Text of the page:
Income Tax in Ontario

In Ontario, the income tax fluctuates each year. As of 2013, this rate is determined based on a tier system. For people who earn less than or equal to $39,723, their tax rate will be 5.05% of that value. All citizens who earn more than this will be taxed 9.15% on the next $39,725. The third tier, i.e. the next $429,552 is taxed at 11.16%. Finally, people who earned more than $509,000 will be taxed at 13.16% for any additional income. Additionally, residents of Ontario must pay the Federal income tax. This tax breakdown is much higher than the provincial breakdown, and roughly follows the same structure as Ontario’s. The first tier taxes individuals at 15% for the first $43,561 of taxable income. For the next tier, the rate is increased to 22% on the next $43,562 earned. Thirdly, the rate becomes 26% until a threshold of $135,054 is met, in which case all additional earnings are taxed at 29%. As a safeguard to over taxing individuals, residents Ontario have a two-tiered surtax that is used when the amount of income tax ontario owed exceeds specified amounts.

Compared to many of the other Provinces of Canada, Ontario has some of the lowest and therefore most reasonable rates. In fact, the lowest earning tax bracket is taxed the least out of all other territories and the level of income required to fall into the highest tax bracket is the highest. Also worth noting, each of the other levels of rates is significantly lower than those of most of the other territories. The only Province that has better rates overall is Nunavut. Recently (Jun 20, 2012), Ontario passed legislation to increase its tax on the highest income bracket 2.00% over the next two years. This was the only significant change to the tax increase schedule that the Province has recently had to deal with. To combat this, high earners have many different ways of disguising their income to evade some level of taxation. The first of these ways is to invest ones earnings in their business. As long as the individual does not take out a certain amount of money from their business for personal needs, this money will not be considered taxable earnings and could ensure a lower taxation rate on said individual. A second less currently appealing way to combat some taxation is to invest in a holding company or a professional corporation. Although this will ensure that income will not be taxed, there is another type of tax that is based off of passive income of investments and therefore stifles the opportunity to save money in this regard. On the other end of the spectrum, many low earning individuals have several options for lowering the aggregate tax that must be paid to the state. Much like the tax system of the United States, Canada offers tax refunds to for having dependents, travel expenses associated with work. Also, residents of Canada are offered tax credits for medical expenses, disability and caregivers. Such deductions make living a modest lifestyle possible.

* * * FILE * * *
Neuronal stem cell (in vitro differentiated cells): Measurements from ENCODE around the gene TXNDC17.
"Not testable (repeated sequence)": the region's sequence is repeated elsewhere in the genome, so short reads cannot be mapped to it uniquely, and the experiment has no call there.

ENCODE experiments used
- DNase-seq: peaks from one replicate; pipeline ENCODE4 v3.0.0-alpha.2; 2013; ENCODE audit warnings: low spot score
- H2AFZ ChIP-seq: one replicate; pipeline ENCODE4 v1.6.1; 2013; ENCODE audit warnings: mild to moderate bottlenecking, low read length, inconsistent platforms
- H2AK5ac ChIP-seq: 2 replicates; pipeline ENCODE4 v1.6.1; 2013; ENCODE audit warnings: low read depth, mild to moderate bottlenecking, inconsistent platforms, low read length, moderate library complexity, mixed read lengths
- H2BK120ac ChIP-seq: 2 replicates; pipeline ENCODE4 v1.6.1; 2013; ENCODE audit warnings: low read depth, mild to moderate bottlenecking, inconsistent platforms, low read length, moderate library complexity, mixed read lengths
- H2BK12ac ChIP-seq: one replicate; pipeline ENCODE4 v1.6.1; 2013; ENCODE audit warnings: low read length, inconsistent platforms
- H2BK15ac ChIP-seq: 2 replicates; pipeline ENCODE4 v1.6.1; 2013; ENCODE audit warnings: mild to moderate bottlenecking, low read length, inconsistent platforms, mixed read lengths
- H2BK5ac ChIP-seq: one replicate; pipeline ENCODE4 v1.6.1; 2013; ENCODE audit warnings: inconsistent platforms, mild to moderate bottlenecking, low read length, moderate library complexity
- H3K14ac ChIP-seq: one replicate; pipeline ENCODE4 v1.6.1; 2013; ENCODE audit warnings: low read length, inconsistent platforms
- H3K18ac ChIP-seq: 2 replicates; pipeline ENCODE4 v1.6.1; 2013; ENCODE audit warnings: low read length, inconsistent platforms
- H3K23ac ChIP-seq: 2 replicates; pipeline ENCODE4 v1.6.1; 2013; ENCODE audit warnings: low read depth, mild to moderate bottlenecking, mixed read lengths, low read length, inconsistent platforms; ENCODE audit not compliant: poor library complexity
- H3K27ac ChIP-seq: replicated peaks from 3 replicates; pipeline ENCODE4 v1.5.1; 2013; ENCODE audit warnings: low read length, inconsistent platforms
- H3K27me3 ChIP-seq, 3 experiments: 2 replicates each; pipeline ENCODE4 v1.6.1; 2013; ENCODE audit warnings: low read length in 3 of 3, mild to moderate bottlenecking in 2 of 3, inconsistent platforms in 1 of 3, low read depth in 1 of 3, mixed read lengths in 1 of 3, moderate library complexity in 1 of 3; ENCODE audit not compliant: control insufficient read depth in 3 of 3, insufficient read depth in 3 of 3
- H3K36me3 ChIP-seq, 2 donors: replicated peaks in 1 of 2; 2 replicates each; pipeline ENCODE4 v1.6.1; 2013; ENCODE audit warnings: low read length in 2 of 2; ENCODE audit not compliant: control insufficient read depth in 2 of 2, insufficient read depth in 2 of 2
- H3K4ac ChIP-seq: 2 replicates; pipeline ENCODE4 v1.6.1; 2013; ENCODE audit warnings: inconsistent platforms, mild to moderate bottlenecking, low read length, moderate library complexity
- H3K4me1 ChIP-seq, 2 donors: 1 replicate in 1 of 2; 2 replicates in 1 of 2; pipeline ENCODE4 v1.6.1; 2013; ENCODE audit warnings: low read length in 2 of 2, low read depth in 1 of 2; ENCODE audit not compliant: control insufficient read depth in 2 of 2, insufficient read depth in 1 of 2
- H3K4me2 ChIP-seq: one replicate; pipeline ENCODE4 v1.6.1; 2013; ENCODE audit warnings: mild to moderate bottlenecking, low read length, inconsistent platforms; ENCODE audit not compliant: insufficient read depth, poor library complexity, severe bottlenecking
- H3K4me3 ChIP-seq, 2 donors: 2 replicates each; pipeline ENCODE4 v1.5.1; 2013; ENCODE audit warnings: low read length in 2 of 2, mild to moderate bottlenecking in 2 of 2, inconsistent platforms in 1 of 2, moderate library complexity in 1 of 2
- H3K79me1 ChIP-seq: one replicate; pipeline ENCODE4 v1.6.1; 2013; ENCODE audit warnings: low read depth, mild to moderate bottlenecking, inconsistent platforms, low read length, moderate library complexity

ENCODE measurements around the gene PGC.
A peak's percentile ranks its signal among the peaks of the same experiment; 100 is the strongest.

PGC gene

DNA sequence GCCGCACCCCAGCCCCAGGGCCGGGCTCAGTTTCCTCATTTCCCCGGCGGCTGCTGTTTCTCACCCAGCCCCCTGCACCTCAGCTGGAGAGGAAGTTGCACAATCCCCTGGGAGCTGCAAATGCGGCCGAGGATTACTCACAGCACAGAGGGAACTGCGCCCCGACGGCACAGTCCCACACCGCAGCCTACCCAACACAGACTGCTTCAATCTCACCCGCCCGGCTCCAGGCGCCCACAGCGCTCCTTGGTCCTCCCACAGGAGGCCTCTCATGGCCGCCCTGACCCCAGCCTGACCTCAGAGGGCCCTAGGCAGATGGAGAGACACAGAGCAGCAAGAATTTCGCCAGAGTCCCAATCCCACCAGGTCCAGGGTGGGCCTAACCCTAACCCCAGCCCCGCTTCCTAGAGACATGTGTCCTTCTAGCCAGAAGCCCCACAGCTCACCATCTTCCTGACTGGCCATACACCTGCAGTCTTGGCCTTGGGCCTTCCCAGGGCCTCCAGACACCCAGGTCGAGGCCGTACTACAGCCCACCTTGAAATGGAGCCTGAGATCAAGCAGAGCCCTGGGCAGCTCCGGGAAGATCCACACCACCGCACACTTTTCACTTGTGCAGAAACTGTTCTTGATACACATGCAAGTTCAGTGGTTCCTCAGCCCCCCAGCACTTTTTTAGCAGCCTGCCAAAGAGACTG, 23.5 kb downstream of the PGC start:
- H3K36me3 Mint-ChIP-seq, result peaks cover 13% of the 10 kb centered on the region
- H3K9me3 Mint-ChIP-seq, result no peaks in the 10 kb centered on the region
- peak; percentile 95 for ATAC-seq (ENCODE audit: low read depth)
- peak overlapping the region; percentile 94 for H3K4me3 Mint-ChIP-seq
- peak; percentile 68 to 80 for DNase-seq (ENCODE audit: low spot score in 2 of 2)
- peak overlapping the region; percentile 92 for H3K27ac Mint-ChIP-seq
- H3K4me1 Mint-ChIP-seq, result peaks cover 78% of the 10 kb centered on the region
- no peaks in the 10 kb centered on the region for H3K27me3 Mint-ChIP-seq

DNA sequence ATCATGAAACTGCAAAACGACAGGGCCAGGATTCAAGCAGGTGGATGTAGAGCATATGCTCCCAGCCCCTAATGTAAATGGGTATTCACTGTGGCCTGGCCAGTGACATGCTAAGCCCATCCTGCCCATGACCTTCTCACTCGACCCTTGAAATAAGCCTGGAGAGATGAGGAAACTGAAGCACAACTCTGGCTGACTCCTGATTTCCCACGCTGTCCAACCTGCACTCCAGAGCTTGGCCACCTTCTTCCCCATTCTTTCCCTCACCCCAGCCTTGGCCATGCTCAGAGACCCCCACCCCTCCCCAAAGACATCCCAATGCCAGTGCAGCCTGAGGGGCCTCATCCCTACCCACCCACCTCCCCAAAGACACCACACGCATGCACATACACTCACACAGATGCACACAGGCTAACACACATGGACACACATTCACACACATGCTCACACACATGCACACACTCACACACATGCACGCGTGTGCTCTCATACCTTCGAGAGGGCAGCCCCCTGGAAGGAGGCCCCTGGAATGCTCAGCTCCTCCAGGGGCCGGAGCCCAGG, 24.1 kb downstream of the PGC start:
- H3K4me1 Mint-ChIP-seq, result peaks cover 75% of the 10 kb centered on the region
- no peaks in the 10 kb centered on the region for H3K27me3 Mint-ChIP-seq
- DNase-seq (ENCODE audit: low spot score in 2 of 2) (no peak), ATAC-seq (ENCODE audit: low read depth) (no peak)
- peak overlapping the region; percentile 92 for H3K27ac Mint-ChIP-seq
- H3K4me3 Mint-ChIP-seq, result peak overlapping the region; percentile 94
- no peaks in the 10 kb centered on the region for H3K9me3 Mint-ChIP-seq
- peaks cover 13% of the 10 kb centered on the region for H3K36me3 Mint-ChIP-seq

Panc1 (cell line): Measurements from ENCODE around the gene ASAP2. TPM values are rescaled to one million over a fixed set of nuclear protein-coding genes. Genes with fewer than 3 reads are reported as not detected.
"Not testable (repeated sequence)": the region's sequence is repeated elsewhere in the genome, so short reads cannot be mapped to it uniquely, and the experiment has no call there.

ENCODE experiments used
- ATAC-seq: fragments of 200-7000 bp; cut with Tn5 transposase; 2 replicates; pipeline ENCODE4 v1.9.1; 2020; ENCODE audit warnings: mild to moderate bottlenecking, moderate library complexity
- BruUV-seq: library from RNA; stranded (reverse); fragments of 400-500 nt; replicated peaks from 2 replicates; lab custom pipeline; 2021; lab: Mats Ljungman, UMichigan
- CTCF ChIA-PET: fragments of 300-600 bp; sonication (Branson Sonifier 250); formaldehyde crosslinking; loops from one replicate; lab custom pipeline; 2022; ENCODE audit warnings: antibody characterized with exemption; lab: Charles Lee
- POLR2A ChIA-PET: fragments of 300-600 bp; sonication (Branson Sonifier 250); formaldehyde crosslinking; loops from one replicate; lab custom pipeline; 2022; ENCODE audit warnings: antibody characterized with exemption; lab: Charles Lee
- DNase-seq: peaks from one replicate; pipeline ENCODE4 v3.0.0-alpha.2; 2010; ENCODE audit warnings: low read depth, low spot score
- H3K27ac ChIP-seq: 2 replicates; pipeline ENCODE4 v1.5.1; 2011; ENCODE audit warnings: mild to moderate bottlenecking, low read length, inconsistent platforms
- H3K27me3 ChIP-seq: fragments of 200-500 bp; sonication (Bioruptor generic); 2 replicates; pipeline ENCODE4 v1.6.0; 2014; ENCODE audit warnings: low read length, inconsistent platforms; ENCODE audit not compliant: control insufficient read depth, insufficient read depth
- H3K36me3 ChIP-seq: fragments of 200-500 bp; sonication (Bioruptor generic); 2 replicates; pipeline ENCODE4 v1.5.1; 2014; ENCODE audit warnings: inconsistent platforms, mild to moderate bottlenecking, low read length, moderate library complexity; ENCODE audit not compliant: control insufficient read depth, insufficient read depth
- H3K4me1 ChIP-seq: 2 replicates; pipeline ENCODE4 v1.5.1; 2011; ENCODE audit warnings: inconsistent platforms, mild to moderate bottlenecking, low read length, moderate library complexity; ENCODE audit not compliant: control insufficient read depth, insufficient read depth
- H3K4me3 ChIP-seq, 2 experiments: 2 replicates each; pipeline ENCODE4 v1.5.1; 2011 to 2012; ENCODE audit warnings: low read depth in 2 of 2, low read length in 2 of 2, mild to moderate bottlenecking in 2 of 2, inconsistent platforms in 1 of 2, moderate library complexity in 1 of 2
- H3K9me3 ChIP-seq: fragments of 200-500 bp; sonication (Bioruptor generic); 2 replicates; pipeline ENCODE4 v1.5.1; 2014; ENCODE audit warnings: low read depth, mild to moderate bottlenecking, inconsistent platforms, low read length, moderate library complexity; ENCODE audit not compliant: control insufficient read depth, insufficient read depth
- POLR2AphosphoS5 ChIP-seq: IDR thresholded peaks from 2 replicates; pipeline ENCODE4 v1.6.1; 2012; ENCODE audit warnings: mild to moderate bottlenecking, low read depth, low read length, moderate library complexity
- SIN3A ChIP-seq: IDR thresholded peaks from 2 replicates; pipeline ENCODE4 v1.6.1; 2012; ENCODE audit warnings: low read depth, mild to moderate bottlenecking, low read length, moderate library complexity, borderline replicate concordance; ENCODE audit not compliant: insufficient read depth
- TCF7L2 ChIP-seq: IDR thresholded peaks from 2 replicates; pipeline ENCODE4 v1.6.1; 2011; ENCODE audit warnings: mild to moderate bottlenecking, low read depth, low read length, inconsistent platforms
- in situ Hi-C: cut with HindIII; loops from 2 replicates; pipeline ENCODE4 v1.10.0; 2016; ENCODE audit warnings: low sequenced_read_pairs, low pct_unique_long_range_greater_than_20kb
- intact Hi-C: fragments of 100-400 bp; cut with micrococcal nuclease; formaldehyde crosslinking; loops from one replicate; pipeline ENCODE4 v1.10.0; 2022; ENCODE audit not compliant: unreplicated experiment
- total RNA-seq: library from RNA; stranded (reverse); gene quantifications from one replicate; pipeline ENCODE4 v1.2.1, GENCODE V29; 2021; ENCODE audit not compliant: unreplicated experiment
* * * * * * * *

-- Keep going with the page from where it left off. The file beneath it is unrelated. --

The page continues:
Historically, the tax rate in Ontario has been influenced by vectors such as the growth of government and investment of public funds into the private sector. Combined currently, the income tax totals nearly 40% of all tax revenue by the state. This money is in turn spent on assets such as transportation, including Air Canada, Via Rail and maintaining the busiest highway in North America, highway 401. Government funds have also been used to supplement the operations in many of Ontario’s 51 cities and surrounding municipalities. However, the largest vector influencing the income tax rates has to be the fact that Ontario is Canada’s leading manufacturing Province. By having “reasonable” tax rates, the overall quality of life of the working class will be higher and therefore the goods produced should in turn be of higher quality and value. On the other side of taxation is that of corporations. Currently, with the addition of the aforementioned wealth tax, corporate taxation is less than that of a high income earner. However, over the past decade this rate has usually stayed above or equal to the level of tax collected from individuals. Overall, the total revenue of Canada leaves the Country much more economically sound than its close neighbors. The current national debt has reached $600,000,000 and about 12 cents out of every dollar collected in revenues is spent on paying the interest. Although both of these values may be shocking and high, comparatively, Canada has come a long way economically and with a continuing goal to reduce this debt, the nation will be able to both grow and become an even more enticing country for investors. In the competitive market of the world, the income tax is a truly astounding guideline to the rest of the global economy.